Here is a report on recent news and commentary related to the Federal Circuit and its cases. Today’s report highlights:

  • an article about a recent Federal Circuit decision addressing estoppel in inter partes review patent proceedings;
  • an article discussing another recent decision in which an “Endo International Plc subsidiary failed to convince the Federal Circuit that a generic version of its bestselling blood-pressure drug infringed its patents”;
  • a third article summarizing another recent decision invoking “the rule prohibiting recapture of subject matter surrendered during prosecution” following an amendment “to overcome a § 101 patent eligibility rejection.”

Steven Brachmann wrote an article for IPWatchdog explaining how the Federal Circuit recently held that “Ingenio was estopped from challenging the validity of a patent claim on grounds it could have reasonably challenged during inter partes review (IPR) proceedings at the Patent Trial and Appeal Board (PTAB).” Brachmann explained that “the impact of this precedential holding will likely be limited due to the ‘unusual procedural posture’ of this case.” However, he noted how “the Federal Circuit’s decision does underscore the circuitous nature of PTAB proceedings that often add many years to patent lawsuits filed in U.S. district court.”

Samantha Handler authored an article for Bloomberg Law reporting how the Federal Circuit recently concluded that “Eagle Pharmaceuticals Inc.’s generic version of Vasostrict, which treats low blood pressure, doesn’t infringe Endo’s Par Pharmaceutical Inc.’s patents.” Handler explained how the Federal Circuit agreed with a “Delaware judge [who] found that Eagle’s drug’s release and stability pH specifications don’t reach levels that would qualify as infringement.”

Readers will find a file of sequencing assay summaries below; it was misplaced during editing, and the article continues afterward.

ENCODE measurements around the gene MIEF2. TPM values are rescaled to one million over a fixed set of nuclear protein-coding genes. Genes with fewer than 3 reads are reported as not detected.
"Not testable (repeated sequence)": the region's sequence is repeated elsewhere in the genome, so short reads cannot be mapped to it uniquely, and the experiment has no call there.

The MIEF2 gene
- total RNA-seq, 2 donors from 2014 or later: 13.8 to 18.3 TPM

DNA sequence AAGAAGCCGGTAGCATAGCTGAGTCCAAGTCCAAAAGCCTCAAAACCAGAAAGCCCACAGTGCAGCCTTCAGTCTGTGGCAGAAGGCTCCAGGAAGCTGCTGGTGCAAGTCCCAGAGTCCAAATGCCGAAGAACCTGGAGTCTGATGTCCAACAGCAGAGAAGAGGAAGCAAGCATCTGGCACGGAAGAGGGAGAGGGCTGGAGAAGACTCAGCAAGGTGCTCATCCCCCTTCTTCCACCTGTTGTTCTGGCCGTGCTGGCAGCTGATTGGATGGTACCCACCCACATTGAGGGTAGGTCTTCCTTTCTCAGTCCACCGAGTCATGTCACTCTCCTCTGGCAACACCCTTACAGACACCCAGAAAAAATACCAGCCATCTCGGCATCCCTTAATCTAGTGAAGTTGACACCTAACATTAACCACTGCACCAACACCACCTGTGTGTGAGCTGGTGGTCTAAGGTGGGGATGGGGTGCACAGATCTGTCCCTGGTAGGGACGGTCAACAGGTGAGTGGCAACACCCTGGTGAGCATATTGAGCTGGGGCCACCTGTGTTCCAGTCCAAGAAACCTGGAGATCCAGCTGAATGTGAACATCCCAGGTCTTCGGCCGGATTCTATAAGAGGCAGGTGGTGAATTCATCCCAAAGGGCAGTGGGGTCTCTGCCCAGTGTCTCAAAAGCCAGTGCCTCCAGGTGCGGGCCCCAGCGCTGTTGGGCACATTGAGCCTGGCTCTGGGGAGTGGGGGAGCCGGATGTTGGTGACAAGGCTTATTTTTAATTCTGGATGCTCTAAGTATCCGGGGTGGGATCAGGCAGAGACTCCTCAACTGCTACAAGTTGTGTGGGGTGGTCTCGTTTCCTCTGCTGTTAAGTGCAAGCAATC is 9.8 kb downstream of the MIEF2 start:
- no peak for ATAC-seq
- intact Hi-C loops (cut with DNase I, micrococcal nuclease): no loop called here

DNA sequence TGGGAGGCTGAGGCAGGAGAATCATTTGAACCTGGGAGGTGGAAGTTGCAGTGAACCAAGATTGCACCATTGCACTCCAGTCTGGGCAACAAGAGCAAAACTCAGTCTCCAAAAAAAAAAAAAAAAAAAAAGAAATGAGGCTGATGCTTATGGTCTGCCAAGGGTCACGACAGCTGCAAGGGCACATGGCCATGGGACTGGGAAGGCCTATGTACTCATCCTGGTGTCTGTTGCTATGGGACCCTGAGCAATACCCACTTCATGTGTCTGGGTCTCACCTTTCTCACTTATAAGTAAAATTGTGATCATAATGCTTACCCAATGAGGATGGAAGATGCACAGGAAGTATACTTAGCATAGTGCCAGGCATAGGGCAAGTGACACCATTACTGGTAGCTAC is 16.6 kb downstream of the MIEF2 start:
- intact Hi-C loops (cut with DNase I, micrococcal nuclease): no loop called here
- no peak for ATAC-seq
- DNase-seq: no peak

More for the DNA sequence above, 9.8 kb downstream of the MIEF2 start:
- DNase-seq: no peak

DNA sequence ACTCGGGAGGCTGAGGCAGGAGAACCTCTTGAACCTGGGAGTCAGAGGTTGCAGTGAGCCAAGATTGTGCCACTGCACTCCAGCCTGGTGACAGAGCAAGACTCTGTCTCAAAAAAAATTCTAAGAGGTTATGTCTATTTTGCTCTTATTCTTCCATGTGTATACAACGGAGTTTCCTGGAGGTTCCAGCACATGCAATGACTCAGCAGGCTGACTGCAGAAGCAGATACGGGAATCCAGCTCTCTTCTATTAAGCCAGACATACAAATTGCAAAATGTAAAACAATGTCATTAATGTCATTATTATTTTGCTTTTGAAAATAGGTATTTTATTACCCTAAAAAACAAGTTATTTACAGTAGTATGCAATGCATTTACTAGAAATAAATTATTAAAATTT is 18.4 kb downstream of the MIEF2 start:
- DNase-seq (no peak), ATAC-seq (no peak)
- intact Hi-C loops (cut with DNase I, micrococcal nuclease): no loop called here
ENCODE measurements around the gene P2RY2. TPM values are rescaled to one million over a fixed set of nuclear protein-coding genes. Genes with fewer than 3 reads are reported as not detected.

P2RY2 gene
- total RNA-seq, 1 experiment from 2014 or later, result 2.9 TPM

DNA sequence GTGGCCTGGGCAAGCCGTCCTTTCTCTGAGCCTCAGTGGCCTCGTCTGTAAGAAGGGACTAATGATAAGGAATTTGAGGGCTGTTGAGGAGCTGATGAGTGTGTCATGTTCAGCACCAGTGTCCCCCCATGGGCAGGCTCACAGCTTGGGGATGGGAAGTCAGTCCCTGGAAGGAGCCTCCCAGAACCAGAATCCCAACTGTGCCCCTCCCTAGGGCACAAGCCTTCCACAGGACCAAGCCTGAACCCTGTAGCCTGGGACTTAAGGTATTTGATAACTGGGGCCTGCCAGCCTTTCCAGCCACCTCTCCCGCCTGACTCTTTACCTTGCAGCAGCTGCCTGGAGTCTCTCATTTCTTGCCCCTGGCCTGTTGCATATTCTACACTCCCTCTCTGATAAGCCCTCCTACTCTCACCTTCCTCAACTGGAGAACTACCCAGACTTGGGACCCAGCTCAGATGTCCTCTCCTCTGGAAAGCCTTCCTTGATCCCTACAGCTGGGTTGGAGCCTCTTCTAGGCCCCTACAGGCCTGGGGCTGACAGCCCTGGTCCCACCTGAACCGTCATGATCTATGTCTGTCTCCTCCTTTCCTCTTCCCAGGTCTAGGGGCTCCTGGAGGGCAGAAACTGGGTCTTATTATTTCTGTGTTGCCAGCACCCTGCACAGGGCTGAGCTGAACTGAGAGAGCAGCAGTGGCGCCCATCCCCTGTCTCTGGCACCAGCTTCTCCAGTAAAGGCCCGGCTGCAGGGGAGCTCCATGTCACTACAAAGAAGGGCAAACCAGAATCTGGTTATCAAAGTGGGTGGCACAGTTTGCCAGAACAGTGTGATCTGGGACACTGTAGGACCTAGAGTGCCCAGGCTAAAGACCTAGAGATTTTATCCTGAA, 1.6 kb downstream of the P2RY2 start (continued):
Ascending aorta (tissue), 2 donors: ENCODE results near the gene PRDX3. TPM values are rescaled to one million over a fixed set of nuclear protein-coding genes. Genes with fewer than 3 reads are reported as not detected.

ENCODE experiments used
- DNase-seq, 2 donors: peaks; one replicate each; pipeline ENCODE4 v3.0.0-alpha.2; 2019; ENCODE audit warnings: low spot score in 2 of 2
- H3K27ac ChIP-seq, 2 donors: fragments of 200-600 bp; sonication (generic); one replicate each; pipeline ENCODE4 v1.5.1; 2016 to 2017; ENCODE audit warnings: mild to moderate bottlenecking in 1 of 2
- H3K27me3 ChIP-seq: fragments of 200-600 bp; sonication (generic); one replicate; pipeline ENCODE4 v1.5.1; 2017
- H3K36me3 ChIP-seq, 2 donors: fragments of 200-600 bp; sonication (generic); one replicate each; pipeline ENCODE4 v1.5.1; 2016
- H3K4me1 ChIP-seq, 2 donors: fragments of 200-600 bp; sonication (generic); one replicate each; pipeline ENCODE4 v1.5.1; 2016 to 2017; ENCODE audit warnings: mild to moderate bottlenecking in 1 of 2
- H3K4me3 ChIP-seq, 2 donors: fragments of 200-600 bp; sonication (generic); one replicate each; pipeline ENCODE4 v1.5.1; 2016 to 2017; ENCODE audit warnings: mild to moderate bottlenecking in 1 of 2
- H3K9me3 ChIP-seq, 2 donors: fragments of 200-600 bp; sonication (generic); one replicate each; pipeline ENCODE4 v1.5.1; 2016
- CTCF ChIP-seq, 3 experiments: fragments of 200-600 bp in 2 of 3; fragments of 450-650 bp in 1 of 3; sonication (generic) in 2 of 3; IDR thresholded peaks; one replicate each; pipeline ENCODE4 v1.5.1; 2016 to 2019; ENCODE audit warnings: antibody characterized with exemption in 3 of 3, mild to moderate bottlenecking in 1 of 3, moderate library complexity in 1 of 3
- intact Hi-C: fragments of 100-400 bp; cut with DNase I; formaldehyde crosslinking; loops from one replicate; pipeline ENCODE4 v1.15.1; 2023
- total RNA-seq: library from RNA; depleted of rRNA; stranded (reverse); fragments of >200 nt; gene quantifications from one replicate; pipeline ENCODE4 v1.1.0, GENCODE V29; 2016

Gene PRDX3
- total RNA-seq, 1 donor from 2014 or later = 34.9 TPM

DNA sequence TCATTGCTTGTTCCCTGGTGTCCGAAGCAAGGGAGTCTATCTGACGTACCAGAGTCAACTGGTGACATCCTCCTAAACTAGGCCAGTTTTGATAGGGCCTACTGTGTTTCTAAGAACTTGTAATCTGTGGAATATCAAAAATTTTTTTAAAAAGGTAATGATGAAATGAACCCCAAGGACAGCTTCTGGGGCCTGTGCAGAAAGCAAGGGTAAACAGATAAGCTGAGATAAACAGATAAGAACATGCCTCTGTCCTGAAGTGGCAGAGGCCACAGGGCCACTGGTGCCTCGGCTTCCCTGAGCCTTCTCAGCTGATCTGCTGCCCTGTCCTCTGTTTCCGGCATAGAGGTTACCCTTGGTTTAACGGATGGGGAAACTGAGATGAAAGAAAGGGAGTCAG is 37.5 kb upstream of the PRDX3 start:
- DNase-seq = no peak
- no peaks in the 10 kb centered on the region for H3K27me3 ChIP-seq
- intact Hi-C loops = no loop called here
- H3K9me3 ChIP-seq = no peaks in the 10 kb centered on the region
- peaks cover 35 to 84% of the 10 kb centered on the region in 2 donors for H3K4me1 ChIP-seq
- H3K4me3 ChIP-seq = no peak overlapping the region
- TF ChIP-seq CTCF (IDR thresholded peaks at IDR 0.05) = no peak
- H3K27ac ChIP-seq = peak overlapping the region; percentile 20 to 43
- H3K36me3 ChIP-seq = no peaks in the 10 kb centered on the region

Colin Stalter published an article in the National Law Review addressing the Federal Circuit’s recent opinion in In re McDonald. Statler discussed how “the inventor, John McDonald, added a ‘processor’ limitation to certain claims to overcome a § 101 rejection” and “subsequently filed a continuation application.” Statler discussed how the Federal Circuit “explained that a patent may be reissued if the inventor erroneously claimed less than they had a right to claim in the original patent, but that the recapture rule bars a patentee from regaining that which was surrendered during prosecution.”